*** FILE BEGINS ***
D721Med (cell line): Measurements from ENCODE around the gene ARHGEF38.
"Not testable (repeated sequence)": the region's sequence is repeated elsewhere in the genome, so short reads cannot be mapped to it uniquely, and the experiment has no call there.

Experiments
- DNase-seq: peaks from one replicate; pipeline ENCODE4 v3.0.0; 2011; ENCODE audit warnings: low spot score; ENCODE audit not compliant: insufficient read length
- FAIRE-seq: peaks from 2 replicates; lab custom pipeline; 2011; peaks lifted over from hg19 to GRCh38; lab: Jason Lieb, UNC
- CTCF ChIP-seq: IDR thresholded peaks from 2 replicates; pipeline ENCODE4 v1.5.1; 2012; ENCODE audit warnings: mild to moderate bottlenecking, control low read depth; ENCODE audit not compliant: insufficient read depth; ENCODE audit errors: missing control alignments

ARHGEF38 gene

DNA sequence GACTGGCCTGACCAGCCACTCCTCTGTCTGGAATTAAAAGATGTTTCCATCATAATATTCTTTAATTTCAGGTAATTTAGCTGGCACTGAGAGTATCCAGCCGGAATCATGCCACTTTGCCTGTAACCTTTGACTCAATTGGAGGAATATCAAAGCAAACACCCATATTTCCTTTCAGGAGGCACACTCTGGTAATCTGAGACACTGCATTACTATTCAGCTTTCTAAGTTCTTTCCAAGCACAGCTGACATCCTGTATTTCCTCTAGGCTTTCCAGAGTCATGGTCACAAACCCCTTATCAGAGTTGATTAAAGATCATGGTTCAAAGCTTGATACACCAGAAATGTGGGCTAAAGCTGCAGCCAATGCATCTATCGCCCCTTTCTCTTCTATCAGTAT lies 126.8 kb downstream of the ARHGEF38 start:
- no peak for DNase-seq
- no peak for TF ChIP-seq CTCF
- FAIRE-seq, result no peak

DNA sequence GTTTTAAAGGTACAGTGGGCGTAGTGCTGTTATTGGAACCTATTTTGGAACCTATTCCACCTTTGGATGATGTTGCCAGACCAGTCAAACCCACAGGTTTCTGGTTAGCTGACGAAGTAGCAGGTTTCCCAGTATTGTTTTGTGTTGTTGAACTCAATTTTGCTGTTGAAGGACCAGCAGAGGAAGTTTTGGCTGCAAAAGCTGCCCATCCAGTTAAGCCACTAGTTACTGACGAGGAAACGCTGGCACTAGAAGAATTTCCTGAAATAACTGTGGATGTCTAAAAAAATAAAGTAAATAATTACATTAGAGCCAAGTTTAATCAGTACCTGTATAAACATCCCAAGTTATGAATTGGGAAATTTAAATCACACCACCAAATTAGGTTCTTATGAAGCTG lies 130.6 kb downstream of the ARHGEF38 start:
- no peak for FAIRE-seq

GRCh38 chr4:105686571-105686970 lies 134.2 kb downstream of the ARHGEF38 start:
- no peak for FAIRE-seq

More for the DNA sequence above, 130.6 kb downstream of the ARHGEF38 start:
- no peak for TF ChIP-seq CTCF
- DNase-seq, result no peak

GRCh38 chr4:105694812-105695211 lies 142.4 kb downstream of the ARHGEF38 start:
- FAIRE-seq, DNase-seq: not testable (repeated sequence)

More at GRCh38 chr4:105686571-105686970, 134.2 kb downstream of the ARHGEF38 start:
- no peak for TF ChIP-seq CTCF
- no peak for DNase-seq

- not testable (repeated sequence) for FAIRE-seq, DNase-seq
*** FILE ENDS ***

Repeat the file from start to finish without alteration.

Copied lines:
D721Med (cell line): Measurements from ENCODE around the gene ARHGEF38.
"Not testable (repeated sequence)": the region's sequence is repeated elsewhere in the genome, so short reads cannot be mapped to it uniquely, and the experiment has no call there.

Experiments
- DNase-seq: peaks from one replicate; pipeline ENCODE4 v3.0.0; 2011; ENCODE audit warnings: low spot score; ENCODE audit not compliant: insufficient read length
- FAIRE-seq: peaks from 2 replicates; lab custom pipeline; 2011; peaks lifted over from hg19 to GRCh38; lab: Jason Lieb, UNC
- CTCF ChIP-seq: IDR thresholded peaks from 2 replicates; pipeline ENCODE4 v1.5.1; 2012; ENCODE audit warnings: mild to moderate bottlenecking, control low read depth; ENCODE audit not compliant: insufficient read depth; ENCODE audit errors: missing control alignments

ARHGEF38 gene

DNA sequence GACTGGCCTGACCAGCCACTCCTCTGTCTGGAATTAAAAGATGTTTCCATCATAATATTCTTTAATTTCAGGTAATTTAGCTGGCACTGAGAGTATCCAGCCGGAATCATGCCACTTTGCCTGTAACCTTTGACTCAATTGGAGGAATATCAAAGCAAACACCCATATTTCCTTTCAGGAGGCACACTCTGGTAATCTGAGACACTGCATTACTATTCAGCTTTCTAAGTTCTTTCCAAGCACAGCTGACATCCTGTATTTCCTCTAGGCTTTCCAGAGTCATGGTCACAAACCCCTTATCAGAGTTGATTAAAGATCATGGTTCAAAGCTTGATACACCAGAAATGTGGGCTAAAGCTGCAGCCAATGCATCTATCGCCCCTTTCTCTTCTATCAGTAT lies 126.8 kb downstream of the ARHGEF38 start:
- no peak for DNase-seq
- no peak for TF ChIP-seq CTCF
- FAIRE-seq, result no peak

DNA sequence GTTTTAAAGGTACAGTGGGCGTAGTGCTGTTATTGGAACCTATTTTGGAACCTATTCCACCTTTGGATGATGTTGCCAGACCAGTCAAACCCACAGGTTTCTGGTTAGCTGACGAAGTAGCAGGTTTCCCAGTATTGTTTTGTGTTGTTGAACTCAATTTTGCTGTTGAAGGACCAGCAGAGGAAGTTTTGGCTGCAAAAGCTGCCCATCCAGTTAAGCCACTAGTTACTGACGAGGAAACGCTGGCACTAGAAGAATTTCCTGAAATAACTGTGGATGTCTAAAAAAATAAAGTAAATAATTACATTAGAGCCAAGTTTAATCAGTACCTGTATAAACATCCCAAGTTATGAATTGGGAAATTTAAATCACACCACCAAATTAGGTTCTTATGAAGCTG lies 130.6 kb downstream of the ARHGEF38 start:
- no peak for FAIRE-seq

GRCh38 chr4:105686571-105686970 lies 134.2 kb downstream of the ARHGEF38 start:
- no peak for FAIRE-seq

More for the DNA sequence above, 130.6 kb downstream of the ARHGEF38 start:
- no peak for TF ChIP-seq CTCF
- DNase-seq, result no peak

GRCh38 chr4:105694812-105695211 lies 142.4 kb downstream of the ARHGEF38 start:
- FAIRE-seq, DNase-seq: not testable (repeated sequence)

More at GRCh38 chr4:105686571-105686970, 134.2 kb downstream of the ARHGEF38 start:
- no peak for TF ChIP-seq CTCF
- no peak for DNase-seq

- not testable (repeated sequence) for FAIRE-seq, DNase-seq